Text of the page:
Fortunately for freelancers the days of hunting for jobs across a small pool of prospects and making cold calls to potential clients are gone. Today a new world of opportunity exists for freelancers via the process of bidding for work online, with literally hundreds of thousands of jobs on the market for tender. However with thousands of people from all across the world taking advantage of the benefits of finding employment online, it’s extremely important to realize just how to make your bid stand apart from the competition, and how to win more freelance jobs.
Please find below our guide to “Bidding for Work Online“. These helpful tips should assist you in securing more freelance work, and hopefully attract the type of freelance clients you are looking for more often as you compete in the global freelance marketplace for jobs.
Tips for Bidding for Work Online
- Narrow your scope. Because there is a multitude of work available online, you’ll need to know exactly what type of client, and what type of job you are seeking before you begin placing your online bids. For example, do you only wish to bid on short-term jobs, or do you want to work with clients who are seeking longer-term commitment? Do you want to work with clients abroad, or only with clients within the United States? Do you want to be paid per project, or per hour, and what is your minimum rate? Decide all of these things before you begin to place your bids, and make sure, to only bid on jobs that you can deliver on.
- Have a plan and stick to it. As a beginning freelancer, do not expect to win the first job you place a bid on. In fact, you may have to place ten bids before you win a job. So make a plan and stick to it. For example, to start with, you may wish to place three bids every Monday, Wednesday, and Friday morning. Set aside a designated time and stick to it as part of your schedule. This will help you not only to earn more bids in the long run, but to be an early bidder on new job postings. Some jobs will receive many bids, and being one of the first freelancers to place a bid will help you to stand out and become memorable.
- Create an attractive, detailed profile. Prospective clients won’t just be reading your bid when they determine whom to hire. They will also be looking for samples of your capabilities in your online profile. Make sure to include recent examples of your best work; including videos, links, and/or pictures. Ask previous or current clients to write you a brief recommendation or testimonial. Outline your experience, and write a summary of your work ethic and goals. If you are new to the freelance world and do not have a lot of experience, find effective ways to display your work. For example, if you’re a freelance writer, publish some of your writing on free sites such as Helium, and include links to these articles. If you are a photographer link to your personal photo blog. Oftentimes, clients are willing to hire someone who is new and relatively inexperienced, as long as you display your capabilities along with an honest work ethic.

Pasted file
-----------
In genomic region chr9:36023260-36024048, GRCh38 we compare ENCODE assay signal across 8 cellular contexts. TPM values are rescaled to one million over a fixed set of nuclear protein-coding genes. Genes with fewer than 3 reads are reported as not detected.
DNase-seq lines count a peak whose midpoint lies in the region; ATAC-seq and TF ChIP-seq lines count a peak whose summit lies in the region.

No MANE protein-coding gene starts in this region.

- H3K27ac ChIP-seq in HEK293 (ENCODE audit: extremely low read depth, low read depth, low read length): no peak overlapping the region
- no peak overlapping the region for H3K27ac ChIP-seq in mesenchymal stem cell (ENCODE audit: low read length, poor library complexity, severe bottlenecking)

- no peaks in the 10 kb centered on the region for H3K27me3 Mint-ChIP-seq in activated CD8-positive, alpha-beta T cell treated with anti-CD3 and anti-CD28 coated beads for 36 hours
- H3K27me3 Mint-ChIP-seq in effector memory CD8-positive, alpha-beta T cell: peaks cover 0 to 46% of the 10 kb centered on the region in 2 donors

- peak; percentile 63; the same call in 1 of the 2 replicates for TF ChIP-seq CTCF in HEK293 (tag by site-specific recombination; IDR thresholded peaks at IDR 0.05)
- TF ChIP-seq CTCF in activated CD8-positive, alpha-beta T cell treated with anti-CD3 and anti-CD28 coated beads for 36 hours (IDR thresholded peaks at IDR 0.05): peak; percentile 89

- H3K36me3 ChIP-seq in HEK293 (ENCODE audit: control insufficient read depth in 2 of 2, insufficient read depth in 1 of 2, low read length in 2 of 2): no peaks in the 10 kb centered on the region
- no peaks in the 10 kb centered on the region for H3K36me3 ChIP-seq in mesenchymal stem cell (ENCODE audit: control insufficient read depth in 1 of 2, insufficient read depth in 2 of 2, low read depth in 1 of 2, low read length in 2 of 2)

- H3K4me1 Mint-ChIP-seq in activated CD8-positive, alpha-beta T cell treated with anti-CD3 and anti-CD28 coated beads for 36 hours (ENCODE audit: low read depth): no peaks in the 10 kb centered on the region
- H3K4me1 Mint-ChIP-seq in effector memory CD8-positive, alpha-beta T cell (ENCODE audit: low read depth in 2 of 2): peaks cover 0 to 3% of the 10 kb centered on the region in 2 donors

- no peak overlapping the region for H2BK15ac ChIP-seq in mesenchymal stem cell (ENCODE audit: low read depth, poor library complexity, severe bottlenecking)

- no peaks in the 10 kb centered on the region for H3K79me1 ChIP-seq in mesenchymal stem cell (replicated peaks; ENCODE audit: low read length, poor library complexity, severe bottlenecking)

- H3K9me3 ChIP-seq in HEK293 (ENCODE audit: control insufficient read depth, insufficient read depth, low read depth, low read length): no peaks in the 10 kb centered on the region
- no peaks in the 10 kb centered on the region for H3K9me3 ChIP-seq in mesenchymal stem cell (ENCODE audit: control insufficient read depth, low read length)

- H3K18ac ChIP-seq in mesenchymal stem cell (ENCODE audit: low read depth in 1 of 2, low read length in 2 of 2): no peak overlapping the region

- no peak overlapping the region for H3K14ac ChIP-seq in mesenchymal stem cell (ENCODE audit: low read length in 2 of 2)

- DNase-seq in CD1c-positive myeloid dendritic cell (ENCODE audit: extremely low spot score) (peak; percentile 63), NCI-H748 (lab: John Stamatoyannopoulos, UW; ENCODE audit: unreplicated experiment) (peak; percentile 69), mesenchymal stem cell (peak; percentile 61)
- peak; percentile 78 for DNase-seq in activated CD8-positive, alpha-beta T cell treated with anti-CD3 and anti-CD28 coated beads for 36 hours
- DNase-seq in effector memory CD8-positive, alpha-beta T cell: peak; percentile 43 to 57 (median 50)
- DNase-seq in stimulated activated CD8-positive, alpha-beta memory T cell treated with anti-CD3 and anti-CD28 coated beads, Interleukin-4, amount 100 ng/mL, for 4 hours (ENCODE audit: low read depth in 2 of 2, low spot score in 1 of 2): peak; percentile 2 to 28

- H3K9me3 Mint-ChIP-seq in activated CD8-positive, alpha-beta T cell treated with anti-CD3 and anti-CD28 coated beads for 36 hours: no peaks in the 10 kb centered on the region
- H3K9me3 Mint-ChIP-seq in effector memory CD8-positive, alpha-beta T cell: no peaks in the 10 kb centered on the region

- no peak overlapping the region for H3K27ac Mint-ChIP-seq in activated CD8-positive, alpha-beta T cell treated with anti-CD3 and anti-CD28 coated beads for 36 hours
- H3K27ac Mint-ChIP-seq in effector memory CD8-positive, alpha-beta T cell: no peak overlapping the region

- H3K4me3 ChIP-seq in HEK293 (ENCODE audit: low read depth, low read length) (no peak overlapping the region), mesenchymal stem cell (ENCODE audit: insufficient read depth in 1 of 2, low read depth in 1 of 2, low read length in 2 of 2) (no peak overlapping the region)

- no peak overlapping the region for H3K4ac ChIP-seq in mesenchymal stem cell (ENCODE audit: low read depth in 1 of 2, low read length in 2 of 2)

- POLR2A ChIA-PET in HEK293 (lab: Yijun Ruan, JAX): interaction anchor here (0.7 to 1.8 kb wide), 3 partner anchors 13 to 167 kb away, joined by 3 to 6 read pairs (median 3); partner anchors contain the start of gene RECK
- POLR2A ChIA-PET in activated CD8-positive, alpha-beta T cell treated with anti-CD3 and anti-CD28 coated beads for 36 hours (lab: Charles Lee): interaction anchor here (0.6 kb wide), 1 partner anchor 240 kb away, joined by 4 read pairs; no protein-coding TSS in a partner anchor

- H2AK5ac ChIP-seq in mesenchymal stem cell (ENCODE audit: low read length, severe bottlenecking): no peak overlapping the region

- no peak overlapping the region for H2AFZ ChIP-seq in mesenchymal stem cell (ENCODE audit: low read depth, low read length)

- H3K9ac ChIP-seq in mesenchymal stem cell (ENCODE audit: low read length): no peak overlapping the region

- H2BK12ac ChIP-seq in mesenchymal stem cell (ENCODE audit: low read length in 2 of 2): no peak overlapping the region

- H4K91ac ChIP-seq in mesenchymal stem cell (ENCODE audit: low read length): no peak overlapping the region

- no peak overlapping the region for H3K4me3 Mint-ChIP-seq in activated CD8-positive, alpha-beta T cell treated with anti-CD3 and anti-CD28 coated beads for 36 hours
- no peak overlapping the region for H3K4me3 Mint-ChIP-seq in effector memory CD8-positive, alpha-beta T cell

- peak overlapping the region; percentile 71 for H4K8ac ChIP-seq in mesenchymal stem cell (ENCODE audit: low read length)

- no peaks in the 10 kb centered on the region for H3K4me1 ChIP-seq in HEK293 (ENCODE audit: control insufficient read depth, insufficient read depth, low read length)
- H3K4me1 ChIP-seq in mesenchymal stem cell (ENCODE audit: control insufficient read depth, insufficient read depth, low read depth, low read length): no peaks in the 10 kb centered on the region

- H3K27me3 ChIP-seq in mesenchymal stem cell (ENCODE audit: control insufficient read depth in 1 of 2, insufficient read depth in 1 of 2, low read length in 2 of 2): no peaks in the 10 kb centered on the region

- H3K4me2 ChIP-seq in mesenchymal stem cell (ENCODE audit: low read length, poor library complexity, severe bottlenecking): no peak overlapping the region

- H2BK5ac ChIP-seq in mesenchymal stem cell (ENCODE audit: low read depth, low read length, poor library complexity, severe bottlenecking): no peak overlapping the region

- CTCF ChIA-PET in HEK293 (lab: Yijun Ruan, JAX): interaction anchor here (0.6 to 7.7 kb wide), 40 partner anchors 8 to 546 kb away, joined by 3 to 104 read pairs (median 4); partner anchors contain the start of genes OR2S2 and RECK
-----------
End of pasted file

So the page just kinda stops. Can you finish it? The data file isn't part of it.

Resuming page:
- Personalize your bid. Writing bids takes time, so it will be tempting to use the same “cookie cutter” template for each bid your place. Resist this temptation. Tailor each bid you place to suit the client’s needs. Make sure to read the job posting carefully, and address all of the client’s needs and concerns.
- Ask a question. Don’t be afraid to ask the client a relevant question in your bid. This shows, right off the bat, that you are attentive to his or her needs. It also gives you the opportunity to begin a dialogue with the client, therefore establishing a relationship.
- Don’t sell yourself short. At times it may be tempting to place the lowest bid just to try to win the job. Never sell yourself short like this, lest you devalue yourself, your skills, and your industry. Determine your minimum price point and stick to it.
- Display professionalism from the very start. At all stages of a project, you should always display honesty, authenticity, and professionalism. Be honest about your experience and your goals. Don’t promise tasks or time lines that you can’t deliver. All clients appreciate honest, hardworking freelancers who deliver what they promise. Even though you’re not meeting with the client face-to-face generally, you should treat the freelance job as you would any other professional endeavor – with respect and the utmost importance.
- Don’t get discouraged. If you’re not winning bids, don’t get discouraged. Stick to your schedule and keep placing them. Even if you don’t win a bid that you place, a client may keep you in mind for a future job, so each bid matters. Occasionally following up on an unsuccessful bid may the foot in the door you need for your next freelance job.